The federal government can in fact be sued when a law enforcement officer intentionally harms someone while acting within the “scope of their employment,” the U.S. Supreme Court unanimously ruled on Wednesday. Even if that “someone” happens to be a prison inmate.
The allegations underlying the case, known as Millbrook v. United States, are graphic. Kim Lee Millbrook, an inmate at a federal prison in Pennsylvania, is currently serving a 31-year sentence. He claims he was assaulted by a trio of prison guards in March 2010, when they allegedly led him into a prison basement and forced him to perform a sex act on one guard, while one restrained him and another stood watching nearby.
The facts of the allegations have not been established, since an internal investigation by the prison reportedly concluded Millbrook’s claim was unsubstantiated. After Millbrook filed suit, Judge William H. Nealon of the Federal District Court in Scranton acknowledged “the purported conduct in the present case is troubling,” but dismissed the case on the basis of sovereign immunity -- meaning the federal government was immune from prosecution. A federal appeals court affirmed that ruling, leading Millbrook to file a hand-written appeal -- without a lawyer -- to the Supreme Court itself.
Millbrook reportedly has a history of litigious behavior that has made some question the validity of his most recent claim. Undisputedly, if Millbrook was sexually assaulted by a federal prison guard, then his constitutional rights were violated. The real question in the case was whether the federal government can be held liable for a crime committed by its employees under the Federal Torts Claim Act, or FTCA.
“All of this arises out of the incredibly amount of immunity the federal government has when it comes to litigation,” Ajmel Quereshi, who serves as staff council at the American Civil Liberties Union’s National Prison Project, told International Business Times.
Under the FTCA, the government allows itself to be sued when a government employee commits a tort -- a negligent act that results in injury to someone. In the case of law enforcement officials -- a category under which prison guards apparently fall -- the federal government can only be liable if the officer was acting “within the scope of his office or employment.”
However, according to the court of appeals, a lawsuit is only permissible if the officer committed the assault while “executing a search, seizing evidence or making an arrest.” Because the guards in the Millbrook case were not engaged in those activities at the of the reported assault, it ruled the law enforcement exception to the FTCA did not apply, and the federal government’s immunity remained intact.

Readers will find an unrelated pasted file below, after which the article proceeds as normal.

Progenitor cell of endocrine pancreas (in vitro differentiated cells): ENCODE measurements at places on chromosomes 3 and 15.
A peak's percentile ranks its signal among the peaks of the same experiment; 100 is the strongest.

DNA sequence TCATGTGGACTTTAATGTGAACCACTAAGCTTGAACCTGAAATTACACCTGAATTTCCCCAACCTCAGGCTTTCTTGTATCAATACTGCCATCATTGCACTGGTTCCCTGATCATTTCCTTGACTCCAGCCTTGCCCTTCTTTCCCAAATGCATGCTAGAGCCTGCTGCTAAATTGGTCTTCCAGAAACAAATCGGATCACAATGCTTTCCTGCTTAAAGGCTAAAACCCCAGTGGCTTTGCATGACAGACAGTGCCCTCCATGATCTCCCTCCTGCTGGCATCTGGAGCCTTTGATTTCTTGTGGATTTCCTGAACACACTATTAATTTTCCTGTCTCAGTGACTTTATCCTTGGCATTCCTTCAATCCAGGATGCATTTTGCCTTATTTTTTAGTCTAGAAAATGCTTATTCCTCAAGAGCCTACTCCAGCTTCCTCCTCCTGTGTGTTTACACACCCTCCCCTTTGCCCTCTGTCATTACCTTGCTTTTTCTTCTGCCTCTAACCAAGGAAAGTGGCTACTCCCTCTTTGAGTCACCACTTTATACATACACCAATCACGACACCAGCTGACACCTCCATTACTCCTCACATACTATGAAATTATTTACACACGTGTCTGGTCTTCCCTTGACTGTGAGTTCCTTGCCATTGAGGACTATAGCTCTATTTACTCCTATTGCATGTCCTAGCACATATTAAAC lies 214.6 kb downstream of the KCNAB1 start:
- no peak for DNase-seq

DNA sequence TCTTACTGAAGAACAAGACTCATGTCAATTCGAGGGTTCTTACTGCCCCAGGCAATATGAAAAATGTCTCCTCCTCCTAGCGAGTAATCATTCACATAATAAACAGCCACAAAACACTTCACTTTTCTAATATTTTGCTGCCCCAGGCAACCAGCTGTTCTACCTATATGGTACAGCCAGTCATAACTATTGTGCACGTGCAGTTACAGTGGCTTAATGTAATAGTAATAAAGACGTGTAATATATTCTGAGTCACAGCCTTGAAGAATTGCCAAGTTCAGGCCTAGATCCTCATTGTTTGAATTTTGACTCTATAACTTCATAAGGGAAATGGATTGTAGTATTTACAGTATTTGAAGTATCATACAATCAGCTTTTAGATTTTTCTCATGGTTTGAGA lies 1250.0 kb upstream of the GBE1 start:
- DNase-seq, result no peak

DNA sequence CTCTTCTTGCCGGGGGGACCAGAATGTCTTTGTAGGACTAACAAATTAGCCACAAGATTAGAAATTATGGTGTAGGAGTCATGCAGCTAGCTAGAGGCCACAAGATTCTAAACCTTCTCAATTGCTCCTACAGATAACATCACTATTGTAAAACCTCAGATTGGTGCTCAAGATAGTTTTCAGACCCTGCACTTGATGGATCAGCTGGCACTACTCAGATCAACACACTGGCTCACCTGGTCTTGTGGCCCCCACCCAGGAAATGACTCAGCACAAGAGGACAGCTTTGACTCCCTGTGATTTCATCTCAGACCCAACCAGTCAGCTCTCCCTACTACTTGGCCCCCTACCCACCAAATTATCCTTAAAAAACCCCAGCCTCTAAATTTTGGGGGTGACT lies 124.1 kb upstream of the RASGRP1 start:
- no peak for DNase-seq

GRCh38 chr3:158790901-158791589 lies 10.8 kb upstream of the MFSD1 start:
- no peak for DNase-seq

The nation’s high court, ultimately, did not agree. All of the justices reportedly took issue with the vague definition of misconduct that could fall within an officer’s "scope of employment." Justice Ruth Bader Ginsburg pointed out the absurdity of the definition in light of the Millbrook case, pointing out that a sexual assault could hardy fall into the "scope" of a prison guard’s employment, SCOTUSblog reports.
In an opinion authored by Justice Clarence Thomas, the court unanimously agreed that people can sue the federal government under the FTCA for "acts or omissions of law enforcement officers that arise within the scope of their employment, regardless of whether the officers are engaged in investigative or law enforcement activity, or are executing a search, seizing evidence, or making an arrest."
So what does this mean for prison inmates, who, according to Human Rights Watch, are consistently plagued by instances of rape and sexual assault by both fellow inmates and prison officials? That’s difficult to predict.
Despite ruling in favor of Millbrook, the Supreme Court opinion does contain any language indicating that the federal government can in fact be liable for sexual crimes committed by federal law enforcement officials under the FTCA. That particular issue will need to be clarified by a lower court, Quereshi said.
If a lower court decides that the government can be liable for those crimes, it could be enormously beneficial to American prisoners.
“It could allow prisoners who are victims of sexual assault to receive justice for the crimes perpetrated against them, and hopefully prevent that kind of behavior from officers in the future,” Quereshi said.
Ashley covers U.S. politics for the International Business Times, with a focus on civil liberties, women's issues and campaign finance. Her work has also appeared in The...